In Experts – Be Wary of What You Post Online construction site expert witness William Gulya, Jr., President & CEO, Middlesex Trenching Company, writes:
Recently I followed a discussion wherein an expert was seeking opinions on how to best present a complex testing method in his report to a jury. Several experts responded, each with his or her advice and opinion. However, as the discussion progressed, it became a debate on the types of testing methods and the accuracy of each, the point of the original question (how to best present and explain the expert’s findings) quickly getting lost. The ramification of these experts publicizing their opinions on the testing methods – possibly being used against them in their future cases – was ignored.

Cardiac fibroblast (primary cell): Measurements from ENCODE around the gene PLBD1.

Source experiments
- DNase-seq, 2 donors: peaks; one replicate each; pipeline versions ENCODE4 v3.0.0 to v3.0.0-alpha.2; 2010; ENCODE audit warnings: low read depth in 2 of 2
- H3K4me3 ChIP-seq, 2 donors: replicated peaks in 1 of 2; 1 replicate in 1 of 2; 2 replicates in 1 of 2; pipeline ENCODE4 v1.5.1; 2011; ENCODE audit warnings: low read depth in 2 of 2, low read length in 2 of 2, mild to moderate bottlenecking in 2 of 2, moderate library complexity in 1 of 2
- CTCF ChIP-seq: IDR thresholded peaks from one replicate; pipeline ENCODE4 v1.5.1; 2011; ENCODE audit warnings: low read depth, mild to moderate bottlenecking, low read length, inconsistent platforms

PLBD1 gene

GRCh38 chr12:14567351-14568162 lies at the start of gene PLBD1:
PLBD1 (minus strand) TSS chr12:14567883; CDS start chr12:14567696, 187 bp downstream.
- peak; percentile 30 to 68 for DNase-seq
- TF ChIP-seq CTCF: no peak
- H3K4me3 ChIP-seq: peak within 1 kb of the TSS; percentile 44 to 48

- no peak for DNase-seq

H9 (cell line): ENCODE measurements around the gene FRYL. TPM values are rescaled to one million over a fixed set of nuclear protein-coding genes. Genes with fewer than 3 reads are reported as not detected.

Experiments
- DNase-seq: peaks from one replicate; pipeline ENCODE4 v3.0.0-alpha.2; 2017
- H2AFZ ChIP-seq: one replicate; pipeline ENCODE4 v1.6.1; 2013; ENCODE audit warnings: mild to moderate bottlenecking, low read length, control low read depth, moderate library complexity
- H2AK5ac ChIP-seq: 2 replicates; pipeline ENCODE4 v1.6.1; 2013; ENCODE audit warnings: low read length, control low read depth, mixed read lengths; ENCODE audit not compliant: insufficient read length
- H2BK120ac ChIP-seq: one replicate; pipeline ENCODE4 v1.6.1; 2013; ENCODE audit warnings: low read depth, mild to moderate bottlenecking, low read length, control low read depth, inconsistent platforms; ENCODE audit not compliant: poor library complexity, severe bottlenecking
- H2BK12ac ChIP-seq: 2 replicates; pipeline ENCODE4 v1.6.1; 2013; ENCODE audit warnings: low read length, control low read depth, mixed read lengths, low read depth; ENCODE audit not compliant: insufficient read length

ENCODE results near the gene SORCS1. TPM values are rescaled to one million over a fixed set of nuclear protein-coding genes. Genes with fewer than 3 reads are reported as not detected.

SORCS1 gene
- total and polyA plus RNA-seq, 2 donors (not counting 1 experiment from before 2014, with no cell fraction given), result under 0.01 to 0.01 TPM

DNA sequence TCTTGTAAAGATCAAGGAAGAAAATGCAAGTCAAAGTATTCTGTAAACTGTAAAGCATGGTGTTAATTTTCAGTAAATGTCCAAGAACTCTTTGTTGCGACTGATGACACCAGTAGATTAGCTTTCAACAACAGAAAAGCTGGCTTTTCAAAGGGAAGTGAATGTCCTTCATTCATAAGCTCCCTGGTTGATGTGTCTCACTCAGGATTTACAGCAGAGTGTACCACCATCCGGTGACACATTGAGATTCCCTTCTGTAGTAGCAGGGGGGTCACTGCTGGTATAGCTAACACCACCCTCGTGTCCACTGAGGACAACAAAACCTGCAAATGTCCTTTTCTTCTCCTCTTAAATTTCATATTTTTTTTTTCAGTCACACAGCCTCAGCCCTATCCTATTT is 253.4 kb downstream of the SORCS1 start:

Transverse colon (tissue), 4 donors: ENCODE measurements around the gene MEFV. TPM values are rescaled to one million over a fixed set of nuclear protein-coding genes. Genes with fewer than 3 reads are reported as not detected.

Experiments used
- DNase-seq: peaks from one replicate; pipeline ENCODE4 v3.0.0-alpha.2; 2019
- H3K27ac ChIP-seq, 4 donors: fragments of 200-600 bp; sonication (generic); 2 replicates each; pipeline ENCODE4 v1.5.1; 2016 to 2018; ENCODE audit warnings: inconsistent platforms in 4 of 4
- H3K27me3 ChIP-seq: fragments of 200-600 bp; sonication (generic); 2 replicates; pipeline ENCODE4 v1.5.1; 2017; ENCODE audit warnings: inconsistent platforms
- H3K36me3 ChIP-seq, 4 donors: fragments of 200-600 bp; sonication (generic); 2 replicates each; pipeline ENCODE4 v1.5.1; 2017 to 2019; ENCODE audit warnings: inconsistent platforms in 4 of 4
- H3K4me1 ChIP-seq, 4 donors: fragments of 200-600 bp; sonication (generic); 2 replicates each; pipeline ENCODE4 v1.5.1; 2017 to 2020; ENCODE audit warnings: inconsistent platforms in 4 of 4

A good policy is to keep any questions and queries to other experts private. You can call experts you know. You can even look up experts on the Internet and call them. You will find that most are willing to extend professional courtesy to you by sharing their experience on the question at hand. But do not use email, as it is discoverable as well.
Overzealous attorneys will look to discredit experts for even the most innocent discussions. They will take a discussion out of context and twist it around in an attempt to score a few unearned, unjust points with the jury. Experts need to be aware of this and be prepared to address and justify any exchanges/dialogues/discourse on the matter. (Also note that, in some cases, you must not under any circumstances discuss cases with anyone other than your staff.)
William Gulya, Jr., President & CEO, Middlesex Trenching Company for more than 35 years, specializes in excavation & construction site preparation – earthwork and grading, water mains, sewer installation, trenching, containment, underground utilities, dike repair, heavy equipment rentals. www.siteworkexpert.com